East Cat Canyon Dec 17, 2018

Aera’s East Cat Canyon project advances with draft EIR

Santa Barbara County Planning Department releases the document after four years of analyzing the project’s potential impacts

Aera Energy’s East Cat Canyon oil field redevelopment project has moved forward with the Nov. 30 release of a long-awaited document known as a draft environmental impact report (DEIR).

Prepared by the Santa Barbara County Planning and Development Department, the DEIR represents more than four years of work to thoroughly analyze the project’s potential impacts to human health and the environment.

“This is an important step for our project,” said Rick Rust, Aera’s Santa Barbara County representative. “Our goal is to provide the energy California needs while protecting people and the environment.”

Aera public affairs representative Rick Rust provides a tour in East Cat Canyon.

The draft EIR stems from Aera’s 2014 application for a land-use permit to redevelop the rural East Cat Canyon oilfield, located about 10 miles southeast of Santa Maria. Changes in technology and economics renewed Aera’s interest in re-establishing the field, which produced oil for nearly 100 years before being decommissioned in the 1990s.

At peak production, the field is expected to produce about 10,000 barrels of oil a day. The project will include 141 oil wells and a similar number of wells for steam injection, water injection and observation. It also includes a new natural gas pipeline and electrical line.

Moving through the process

The process for the draft EIR involved input and comments from numerous federal, state and local government agencies. It also included a lengthy review as required by the California Environmental Quality Act (CEQA).

During the draft EIR process, participants created an alternative footprint that requires roughly 94 percent of the project site to remain undisturbed by development. The reduced footprint sharply lowers to about 1 percent the number of oak trees that can be removed from the site. Among the project’s benefits is a 500-acre permanent conservation area.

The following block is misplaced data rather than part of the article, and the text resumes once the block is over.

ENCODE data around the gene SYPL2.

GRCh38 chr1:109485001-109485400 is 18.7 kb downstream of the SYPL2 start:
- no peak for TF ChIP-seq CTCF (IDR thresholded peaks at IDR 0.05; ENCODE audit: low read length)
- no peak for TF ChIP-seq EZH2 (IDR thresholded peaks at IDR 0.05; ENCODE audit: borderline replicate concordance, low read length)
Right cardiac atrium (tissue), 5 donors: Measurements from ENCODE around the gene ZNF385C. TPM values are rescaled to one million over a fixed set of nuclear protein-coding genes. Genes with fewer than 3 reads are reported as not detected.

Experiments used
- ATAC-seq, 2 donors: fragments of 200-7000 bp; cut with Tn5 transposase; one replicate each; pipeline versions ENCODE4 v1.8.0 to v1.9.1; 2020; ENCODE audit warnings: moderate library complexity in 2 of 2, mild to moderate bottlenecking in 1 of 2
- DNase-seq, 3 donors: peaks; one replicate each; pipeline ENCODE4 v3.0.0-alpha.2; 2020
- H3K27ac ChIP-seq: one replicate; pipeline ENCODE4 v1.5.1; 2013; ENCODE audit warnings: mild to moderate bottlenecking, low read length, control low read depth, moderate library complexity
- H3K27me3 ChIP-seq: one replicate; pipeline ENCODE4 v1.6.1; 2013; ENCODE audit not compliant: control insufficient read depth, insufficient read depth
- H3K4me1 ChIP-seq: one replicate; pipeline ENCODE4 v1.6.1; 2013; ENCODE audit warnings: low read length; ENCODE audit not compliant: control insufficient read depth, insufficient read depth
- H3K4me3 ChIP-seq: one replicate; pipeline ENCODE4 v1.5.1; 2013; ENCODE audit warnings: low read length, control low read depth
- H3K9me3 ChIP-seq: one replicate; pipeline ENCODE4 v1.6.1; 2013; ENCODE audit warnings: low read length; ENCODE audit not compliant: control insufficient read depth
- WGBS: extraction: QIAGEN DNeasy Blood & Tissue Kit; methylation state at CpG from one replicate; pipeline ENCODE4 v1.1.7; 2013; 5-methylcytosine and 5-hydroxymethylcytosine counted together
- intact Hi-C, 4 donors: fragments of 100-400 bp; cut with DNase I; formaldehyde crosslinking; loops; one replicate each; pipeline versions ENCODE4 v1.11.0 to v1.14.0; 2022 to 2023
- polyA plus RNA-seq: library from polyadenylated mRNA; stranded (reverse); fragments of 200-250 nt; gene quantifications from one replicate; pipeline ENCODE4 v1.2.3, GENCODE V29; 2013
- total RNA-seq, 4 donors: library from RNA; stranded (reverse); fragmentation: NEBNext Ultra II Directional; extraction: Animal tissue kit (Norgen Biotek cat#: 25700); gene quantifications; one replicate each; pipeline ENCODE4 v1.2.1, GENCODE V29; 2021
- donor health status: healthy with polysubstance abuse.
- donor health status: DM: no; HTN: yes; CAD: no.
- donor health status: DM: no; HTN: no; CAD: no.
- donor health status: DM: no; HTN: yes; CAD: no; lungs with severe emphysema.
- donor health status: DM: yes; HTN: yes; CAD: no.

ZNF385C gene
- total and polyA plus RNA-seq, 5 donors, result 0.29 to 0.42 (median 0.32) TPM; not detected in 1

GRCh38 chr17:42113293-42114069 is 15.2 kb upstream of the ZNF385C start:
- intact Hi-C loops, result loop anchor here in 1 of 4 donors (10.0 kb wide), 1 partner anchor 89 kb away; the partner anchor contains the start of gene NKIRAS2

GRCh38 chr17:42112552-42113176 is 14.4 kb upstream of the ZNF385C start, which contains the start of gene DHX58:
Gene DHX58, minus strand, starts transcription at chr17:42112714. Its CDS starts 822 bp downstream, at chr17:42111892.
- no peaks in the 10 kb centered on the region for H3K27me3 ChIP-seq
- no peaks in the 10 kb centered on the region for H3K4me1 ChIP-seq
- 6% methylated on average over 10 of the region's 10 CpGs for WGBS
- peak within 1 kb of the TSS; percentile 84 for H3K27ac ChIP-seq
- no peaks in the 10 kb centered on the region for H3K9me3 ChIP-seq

The next step is a stringent public review of the draft EIR and opportunity for written comments. The County will respond to the comments it receives and prepare a final EIR which would go before the Planning Commission for a vote on the final EIR and Aera’s permit.

Generating new jobs, tax revenues

The UC Santa Barbara Economic Forecast Project calculates the economic impact of Aera’s East Cat Canyon project at over $1 billion, including construction, drilling and operating jobs. In addition, local businesses are expected to bring in new income from the oilfield’s recharged activities.

“We are proud to be associated with a project that will generate locally produced energy, at a facility built by local labor, that will create local jobs going forward,” said Michael G. Lopez, business manager of U.A. Plumbers and Pipefitters Union Local 114. “We enthusiastically look forward to Aera’s arrival in North Santa Barbara County.”

Aera’s project also will generate new tax revenues for the area’s public services.

“Aera will become one of the largest property taxpayers in Santa Barbara County,” said Neil Gowing, president of the Santa Barbara County Deputy Sheriffs’ Association. “That’s new tax money that is desperately needed to fund vital services like public safety and our local schools.”

Learn more about Aera’s East Cat Canyon project at https://legacy.aeraenergy.com/operations/east-cat-canyon/.

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